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Belle K. Abbott
This eBook from the Gutenberg Project consists of approximately 169 pages of information about Leah Mordecai.

“August 30.-This has been a memorable month to me.  Last night, in the starlight, as I walked home with Leah from the Battery, she promised to marry me; yes, actually to marry me!  Said she was unhappy at home-I wonder why-and would marry me in self-defence, if from no other cause.  A tear stood in her dark eyes as she said, with stern, hoarse voice, ’If you love me, Emile, truly love me, and will be faithful to me, I will forsake all others and marry you.’  Then she made me swear it—­swear it there, in the face of the blue heavens and the glittering stars.  I tremble when I think of my parents’ displeasure, but then I love the girl, and shall fulfil my vow, even unto death.  In a month I shall be twenty-five years old, and before another birth-day rolls around, after this one, I shall be a married man-married to the girl I love, Leah Mordecai, the Jewess.  I wonder what the world will say.  But I don’t care; love knows no barriers.  When my plans are a little more defined, I shall mention the matter seriously to my father.  Mother will not hear to it, I know.  And then; if he is willing, all well; if he is not willing, all well still.  I shall marry her.”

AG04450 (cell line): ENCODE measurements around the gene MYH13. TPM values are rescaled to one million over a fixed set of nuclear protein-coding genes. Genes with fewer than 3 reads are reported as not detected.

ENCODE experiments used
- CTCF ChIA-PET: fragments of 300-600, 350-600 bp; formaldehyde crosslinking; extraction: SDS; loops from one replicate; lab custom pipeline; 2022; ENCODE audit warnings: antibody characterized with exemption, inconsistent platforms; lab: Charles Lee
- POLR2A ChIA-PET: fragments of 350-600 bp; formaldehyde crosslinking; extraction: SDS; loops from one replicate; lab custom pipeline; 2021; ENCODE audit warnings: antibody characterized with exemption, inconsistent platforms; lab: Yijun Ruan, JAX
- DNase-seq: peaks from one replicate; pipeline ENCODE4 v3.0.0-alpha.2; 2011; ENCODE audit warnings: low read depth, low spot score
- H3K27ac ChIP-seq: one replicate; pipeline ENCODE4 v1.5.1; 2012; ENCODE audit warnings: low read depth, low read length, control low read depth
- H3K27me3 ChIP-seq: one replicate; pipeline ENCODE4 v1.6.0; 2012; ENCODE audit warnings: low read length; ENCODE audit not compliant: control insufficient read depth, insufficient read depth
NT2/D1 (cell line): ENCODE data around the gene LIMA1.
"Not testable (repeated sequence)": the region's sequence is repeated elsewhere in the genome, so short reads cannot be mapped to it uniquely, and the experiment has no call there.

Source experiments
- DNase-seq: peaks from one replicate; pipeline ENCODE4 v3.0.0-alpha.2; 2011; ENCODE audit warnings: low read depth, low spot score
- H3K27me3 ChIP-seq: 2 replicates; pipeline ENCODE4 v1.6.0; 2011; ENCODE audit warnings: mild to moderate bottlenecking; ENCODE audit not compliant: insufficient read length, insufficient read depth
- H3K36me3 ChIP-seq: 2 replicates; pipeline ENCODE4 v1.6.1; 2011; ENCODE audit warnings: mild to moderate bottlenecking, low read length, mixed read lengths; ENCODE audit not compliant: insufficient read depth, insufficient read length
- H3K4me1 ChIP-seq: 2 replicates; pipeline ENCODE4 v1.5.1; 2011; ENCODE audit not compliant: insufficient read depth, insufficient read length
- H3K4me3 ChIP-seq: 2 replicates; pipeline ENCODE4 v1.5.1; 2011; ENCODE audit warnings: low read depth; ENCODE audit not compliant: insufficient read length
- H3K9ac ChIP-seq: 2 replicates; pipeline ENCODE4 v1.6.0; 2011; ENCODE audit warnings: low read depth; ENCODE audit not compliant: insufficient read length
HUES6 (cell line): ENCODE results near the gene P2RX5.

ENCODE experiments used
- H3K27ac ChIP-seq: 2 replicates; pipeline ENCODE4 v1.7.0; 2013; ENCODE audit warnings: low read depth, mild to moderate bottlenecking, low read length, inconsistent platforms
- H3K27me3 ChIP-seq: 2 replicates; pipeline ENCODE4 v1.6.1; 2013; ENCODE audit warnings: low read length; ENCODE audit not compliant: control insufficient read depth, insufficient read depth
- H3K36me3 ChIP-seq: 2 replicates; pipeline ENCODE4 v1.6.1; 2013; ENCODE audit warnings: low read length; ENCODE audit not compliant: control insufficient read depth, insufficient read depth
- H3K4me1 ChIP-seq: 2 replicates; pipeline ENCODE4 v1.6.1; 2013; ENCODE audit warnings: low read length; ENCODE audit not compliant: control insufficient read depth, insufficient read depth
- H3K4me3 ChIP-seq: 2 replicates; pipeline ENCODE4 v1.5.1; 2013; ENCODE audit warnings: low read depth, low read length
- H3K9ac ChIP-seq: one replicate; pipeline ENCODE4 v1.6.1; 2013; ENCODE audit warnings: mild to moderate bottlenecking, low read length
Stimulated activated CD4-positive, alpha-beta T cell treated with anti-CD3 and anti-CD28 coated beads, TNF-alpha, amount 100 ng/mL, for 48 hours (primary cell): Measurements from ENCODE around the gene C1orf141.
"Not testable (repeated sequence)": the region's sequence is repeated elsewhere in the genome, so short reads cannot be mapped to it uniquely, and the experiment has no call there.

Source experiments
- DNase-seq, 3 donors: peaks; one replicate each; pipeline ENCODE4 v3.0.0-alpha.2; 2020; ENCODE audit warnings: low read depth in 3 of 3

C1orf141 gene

CHAPTER XIX.

Leah mordecai sat alone in the southern balcony of her father’s house one night in this same memorable August, the events of which were so fully recorded in Emile’s diary-sat alone enjoying the warm silver moonlight that flooded all the world about her-sat alone, thinking, dreaming, fearing, vaguely hoping.  Suddenly the sound of her mother’s voice reached her from an adjoining room, and arrested her attention.  Involuntarily she listened.  “Yes, dear husband, Leah is anxious to go-unhappy even, at the fear of being denied.”

“You surprise me, Rebecca,” replied the fond husband and father; “I never dreamed that Leah desired to visit Europe.  She has never mentioned it to me.”

“No, nor will she ever.  She fears your displeasure, shrinks from betraying a desire to be separated from you, even for a short period of time; but still she longs to go.  Ever since Bertha Levy went to Berlin, she has cherished a secret desire to go, too.  You well know that music is the passion of her soul, and Leah longs for culture which she cannot obtain in this country.”

“Dear child!” exclaimed the father, “she shall be gratified in her desires, and study in the fatherland as long as she chooses.  She has always been a good, obedient, loving daughter, and deserves to be rewarded.”  Then he added, after a moment’s pause, and with ill-concealed emotion, “Yes, my daughter is always obedient and kind, yet a shade too sober for one so young; but her mother was always thoughtful, dear woman, and I suppose it’s the child’s inheritance.”  Mr. Mordecai sighed.  And Rebecca, discerning the drift of his thought, recurred quickly to the subject, saying: 

“Well, my husband, what arrangement can you make for Leah’s going?  Of course you cannot accompany her.”

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